2014 GSA Annual Meeting in Vancouver, British Columbia (19–22 October 2014)

Paper No. 179-8
Presentation Time: 10:25 AM


PAVLIS, Terry, Department of Geological Sciences, University of Texas at El Paso, El Paso, TX 79902 and AMATO, Jeffrey, Geological Sciences, New Mexico State University, P.O. Box 30001/MSC 3AB, Las Cruces, NM 88003, tlpavlis@utep.edu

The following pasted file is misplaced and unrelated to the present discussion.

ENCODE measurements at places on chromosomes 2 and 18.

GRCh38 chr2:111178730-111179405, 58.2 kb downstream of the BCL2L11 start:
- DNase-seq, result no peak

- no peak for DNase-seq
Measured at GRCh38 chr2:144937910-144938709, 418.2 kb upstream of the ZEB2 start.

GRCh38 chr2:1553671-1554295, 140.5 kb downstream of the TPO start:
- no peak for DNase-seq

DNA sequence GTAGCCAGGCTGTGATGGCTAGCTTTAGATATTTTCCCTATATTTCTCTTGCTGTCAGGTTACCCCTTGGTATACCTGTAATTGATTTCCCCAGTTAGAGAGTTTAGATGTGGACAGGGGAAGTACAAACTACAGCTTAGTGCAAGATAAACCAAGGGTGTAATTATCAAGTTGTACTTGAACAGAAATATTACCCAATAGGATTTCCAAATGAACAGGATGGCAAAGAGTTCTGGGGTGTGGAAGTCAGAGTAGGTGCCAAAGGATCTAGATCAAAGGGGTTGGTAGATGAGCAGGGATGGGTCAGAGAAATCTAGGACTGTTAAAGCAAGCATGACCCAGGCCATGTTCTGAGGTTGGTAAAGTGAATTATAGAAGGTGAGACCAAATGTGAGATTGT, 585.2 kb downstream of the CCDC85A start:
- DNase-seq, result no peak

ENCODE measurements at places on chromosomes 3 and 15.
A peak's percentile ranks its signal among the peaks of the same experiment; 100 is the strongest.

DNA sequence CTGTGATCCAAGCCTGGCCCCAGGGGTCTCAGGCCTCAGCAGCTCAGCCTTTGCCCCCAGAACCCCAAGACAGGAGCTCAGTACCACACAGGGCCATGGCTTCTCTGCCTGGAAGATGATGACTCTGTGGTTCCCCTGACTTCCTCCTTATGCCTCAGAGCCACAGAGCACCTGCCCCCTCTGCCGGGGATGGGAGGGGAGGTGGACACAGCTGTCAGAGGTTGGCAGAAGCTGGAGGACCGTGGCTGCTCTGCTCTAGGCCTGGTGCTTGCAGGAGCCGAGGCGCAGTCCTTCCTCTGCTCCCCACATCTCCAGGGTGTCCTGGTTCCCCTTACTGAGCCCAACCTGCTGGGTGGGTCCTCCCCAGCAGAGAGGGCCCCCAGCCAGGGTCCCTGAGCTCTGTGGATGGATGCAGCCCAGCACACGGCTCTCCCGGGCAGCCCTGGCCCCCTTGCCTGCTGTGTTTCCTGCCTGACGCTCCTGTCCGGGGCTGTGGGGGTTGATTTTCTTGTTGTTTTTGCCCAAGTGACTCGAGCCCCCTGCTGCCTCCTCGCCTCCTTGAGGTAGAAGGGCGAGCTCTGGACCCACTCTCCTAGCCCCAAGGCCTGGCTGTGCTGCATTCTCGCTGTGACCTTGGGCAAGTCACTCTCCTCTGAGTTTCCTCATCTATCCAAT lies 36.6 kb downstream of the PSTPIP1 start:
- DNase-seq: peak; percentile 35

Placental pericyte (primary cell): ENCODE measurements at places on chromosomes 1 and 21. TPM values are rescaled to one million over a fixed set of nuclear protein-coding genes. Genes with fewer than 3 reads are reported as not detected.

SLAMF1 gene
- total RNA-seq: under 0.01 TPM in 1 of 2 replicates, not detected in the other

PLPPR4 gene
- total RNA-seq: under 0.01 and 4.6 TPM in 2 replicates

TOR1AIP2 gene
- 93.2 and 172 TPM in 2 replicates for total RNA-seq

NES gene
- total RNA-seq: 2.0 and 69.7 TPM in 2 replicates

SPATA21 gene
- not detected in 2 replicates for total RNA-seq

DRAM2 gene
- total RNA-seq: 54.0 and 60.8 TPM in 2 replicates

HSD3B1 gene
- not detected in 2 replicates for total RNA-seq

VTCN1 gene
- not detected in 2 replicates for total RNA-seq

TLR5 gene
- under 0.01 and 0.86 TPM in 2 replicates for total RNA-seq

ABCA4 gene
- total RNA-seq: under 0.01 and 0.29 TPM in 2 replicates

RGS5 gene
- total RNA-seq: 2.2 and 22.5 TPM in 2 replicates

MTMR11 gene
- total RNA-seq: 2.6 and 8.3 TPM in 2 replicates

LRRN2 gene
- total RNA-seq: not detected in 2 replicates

The mixing process in mélange zones has been debated for decades but kinematic modeling experiments suggest that a simple mechanism for this process is simultaneous motion on multiple faults in the subduction channel. The experiments arise from theoretical studies of out-of-sequence thrust systems described in Pavlis (2013, J. Structural Geology). We use Move software to analyze structural geometries resulting from three active faults along the channel: a floor, mid-channel, and roof thrust. Structurally higher faults are warped by motion on structurally lower faults and we assume that new faults break through warped fault surfaces to form horse blocks; the building blocks for what Pavlis (2013) called an upper plate duplex. Experiments demonstrate that variations in even a few parameters can produce a bewildering array of possible geometries, consistent with the complexity of mélange zones. Most importantly, however, modeling of this type can lead to testable hypotheses for geometry of rock bodies and age distribution constrained by detrital zircon analyses in conjunction with traditional fossil dating. Examples of some of these complex geometries can be recognized in the Chugach mélange, southern Alaska, but our reconnaissance work is too preliminary to fully evaluate hypotheses raised by the models. Important observation from models include: 1) young rocks carried into the subduction channel can move into the hanging-wall, above the subduction channel, or older rocks can be plucked from the hanging-wall, depending on geometry producing mixed assemblages of melanges; and 2) fault juxtapositions include both younger on older and older on younger, despite a fully thrust-related system, partially explaining the apparent lack of age stacking in most mélanges. Rock bodies formed by this process are a series of lensoidal horses, some with distinctive fault cut-offs. It seems likely that a process of this type, at a range of scales, is responsible for the characteristic lensoidal phacoid fabric of mélanges. The common occurrence of young-on-older faults in these models suggests great caution should be used in inferring extensional structure from stratigraphic juxtapositions in mélanges.